timothy
timothy
6 years ago
Reply to  John

Hi John. Symbols and semiotics. They transmit deep meaning. I am learning that not everybody discerns the importance of them, and I am beginning to suspect that a lot of people (like you–please, no insult directed) do not even see them. If you do not see the importance or the meaning inherent in the symbolism of a flag, then I cannot communicate to you the underlying ideas and controversy. “A flag is a symbol.” is as hugely important statement as “He wore furs” Behind both statements lie volumes of thought. If you cannot sense the import of either, then we… Read more »

John
John
6 years ago
Reply to  timothy

When did I say it wasn’t a symbol or that has no meaning? You clearly think you’re much more educated than I am, but you seem to have trouble reading my responses.

I wouldn’t care one way or the other if I thought it had no meaning.

Wendell Dávila Helms
Wendell Dávila Helms
6 years ago
Reply to  John

John, you’re equating churches *actually* flying the US flag or not with churches making statements about whether other people outside of churches should have the Christian liberty to fly the confederate flag. That’s an absurd equivalence.

John
John
6 years ago

You’re right. Those aren’t the same thing, but I don’t think it goes against the point I made. Christian liberty isn’t the right to do anything you want without critique from fellow Christians.

Wendell Dávila Helms
Wendell Dávila Helms
6 years ago
Reply to  John

What, then, is Christian liberty, if not “the right to do anything you want without critique from fellow Christians,” especially when they’re speaking from a position of church authority and on subject matters that are biblically disputable?

John
John
6 years ago

Paul told people to not eat meat in front of brothers who found the eating of the meat to be morally wrong.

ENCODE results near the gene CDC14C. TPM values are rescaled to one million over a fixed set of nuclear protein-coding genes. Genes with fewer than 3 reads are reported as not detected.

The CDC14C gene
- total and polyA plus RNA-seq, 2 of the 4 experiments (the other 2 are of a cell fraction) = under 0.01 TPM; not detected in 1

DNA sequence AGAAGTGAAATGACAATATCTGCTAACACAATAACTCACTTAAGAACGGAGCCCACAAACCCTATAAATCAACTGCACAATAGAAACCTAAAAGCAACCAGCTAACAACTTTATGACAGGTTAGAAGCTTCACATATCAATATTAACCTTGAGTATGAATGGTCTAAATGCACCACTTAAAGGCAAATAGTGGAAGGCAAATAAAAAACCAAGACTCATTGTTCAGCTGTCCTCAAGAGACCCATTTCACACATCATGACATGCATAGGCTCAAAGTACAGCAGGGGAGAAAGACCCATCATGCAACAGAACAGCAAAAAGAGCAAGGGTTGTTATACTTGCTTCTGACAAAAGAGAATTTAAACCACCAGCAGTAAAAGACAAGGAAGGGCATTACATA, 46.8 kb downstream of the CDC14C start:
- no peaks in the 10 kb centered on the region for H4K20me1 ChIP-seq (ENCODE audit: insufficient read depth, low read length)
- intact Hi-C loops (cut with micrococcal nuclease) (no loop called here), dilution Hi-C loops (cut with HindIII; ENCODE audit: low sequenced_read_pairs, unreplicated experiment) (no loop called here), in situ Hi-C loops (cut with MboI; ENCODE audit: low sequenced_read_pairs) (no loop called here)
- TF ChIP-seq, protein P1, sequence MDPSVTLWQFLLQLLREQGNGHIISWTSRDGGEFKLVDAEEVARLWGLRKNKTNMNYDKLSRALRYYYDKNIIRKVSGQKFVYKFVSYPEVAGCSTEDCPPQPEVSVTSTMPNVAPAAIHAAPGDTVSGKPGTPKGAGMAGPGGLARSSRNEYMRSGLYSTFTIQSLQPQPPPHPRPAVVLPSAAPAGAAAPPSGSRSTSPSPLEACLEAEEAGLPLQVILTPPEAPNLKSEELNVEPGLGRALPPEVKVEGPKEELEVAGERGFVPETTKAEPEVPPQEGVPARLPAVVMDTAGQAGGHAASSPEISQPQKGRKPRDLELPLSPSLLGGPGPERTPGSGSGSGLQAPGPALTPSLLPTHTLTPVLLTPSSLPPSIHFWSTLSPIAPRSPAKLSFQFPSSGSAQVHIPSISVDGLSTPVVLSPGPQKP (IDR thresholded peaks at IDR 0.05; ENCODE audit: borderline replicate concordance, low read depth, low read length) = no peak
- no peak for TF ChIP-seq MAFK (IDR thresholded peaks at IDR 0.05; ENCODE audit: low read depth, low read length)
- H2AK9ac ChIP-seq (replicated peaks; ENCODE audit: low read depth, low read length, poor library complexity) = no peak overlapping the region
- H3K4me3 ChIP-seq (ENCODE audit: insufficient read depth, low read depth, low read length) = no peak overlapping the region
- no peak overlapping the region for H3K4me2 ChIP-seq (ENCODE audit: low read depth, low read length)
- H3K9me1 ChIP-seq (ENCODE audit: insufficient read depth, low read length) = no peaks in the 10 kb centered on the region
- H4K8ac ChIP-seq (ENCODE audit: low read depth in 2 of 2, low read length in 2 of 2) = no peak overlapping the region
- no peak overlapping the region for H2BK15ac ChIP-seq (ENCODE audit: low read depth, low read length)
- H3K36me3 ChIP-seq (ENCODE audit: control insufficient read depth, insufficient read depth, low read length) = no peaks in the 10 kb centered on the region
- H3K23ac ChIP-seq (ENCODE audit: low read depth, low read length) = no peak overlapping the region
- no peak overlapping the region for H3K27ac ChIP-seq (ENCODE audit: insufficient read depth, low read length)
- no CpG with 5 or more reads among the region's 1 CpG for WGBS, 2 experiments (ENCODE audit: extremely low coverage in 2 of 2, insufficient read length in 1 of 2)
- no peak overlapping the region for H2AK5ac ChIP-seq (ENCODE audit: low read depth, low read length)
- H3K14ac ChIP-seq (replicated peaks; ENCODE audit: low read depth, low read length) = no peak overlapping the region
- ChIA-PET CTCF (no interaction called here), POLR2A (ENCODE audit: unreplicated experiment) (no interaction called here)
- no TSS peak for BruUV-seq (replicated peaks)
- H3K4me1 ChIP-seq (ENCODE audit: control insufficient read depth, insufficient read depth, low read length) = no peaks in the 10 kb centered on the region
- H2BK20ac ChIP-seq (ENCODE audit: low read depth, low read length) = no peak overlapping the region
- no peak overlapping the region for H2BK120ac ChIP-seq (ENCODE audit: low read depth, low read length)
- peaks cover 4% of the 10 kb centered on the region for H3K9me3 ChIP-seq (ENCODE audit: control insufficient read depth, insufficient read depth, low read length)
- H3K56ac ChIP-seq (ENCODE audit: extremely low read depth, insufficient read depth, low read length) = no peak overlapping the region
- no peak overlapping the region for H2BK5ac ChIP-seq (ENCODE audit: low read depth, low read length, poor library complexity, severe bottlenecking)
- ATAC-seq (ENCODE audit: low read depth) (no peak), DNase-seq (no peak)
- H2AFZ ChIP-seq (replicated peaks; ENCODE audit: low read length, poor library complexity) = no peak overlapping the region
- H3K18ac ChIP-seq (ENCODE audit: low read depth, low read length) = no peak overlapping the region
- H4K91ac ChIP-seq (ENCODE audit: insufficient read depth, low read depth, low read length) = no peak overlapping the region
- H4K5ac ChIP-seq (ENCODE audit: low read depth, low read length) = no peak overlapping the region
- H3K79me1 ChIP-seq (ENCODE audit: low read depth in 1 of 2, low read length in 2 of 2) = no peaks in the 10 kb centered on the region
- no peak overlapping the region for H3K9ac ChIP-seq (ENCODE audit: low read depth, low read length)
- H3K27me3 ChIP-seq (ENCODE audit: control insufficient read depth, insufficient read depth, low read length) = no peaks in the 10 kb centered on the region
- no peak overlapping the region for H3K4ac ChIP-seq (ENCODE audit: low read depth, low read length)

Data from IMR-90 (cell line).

So if you can be sure that there are no fellow brothers in the area who find the flag offensive, then I guess you would be free to wave it, but I think that’s unlikely since such a huge portion of Christians see it as a direct representation of past racism.

Wendell Dávila Helms
Wendell Dávila Helms
6 years ago
Reply to  John

Are you abandoning any defense of your last argument against the confederate flag that quickly?

ME
ME
6 years ago
Reply to  John

Good grief, if you think the flag is a stumbling block for some people, you should see what the cross does.

John
John
6 years ago
Reply to  ME

Are you saying the confederate flag plays an equal role, or any role, in the salvation of mankind? If not, then I’m not sure I see the relevance of your statement.

The logical conclusion seems to be that we should never change in order to not be a stumbling block to those around us, but that goes in direct opposition to the clear teachings of Paul.

ME
ME
6 years ago
Reply to  John

My point being, “But we preach Christ crucified, unto the Jews a stumbling block, and unto the Greeks foolishness.” So, for some even Christ himself can be a stumbling block.

In the world today, entire churches have embraced gay marriage and are now proudly flying the rainbow flag. How much we are willing to compromise under the guise of never causing offense is an important question. Faith is not like pizza, the goal is not to make everybody happy.

John
John
6 years ago
Reply to  ME

We should be willing to compromise right up to the word of God. Whether to fly the confederate flag has literally nothing to do with the word of God. So it’s not important. If we can reach more people by not flying that flag, then we shouldn’t fly the flag.

Christopher Casey
Christopher Casey
6 years ago
Reply to  John

“If we can reach more people by not flying that flag, then we shouldn’t fly the flag.”

If…

John
John
6 years ago

With that reasoning there would be no reason for Paul to say that he became all things to all people in order to win over some of them to Christ. (1 Corinthians 9:19-23)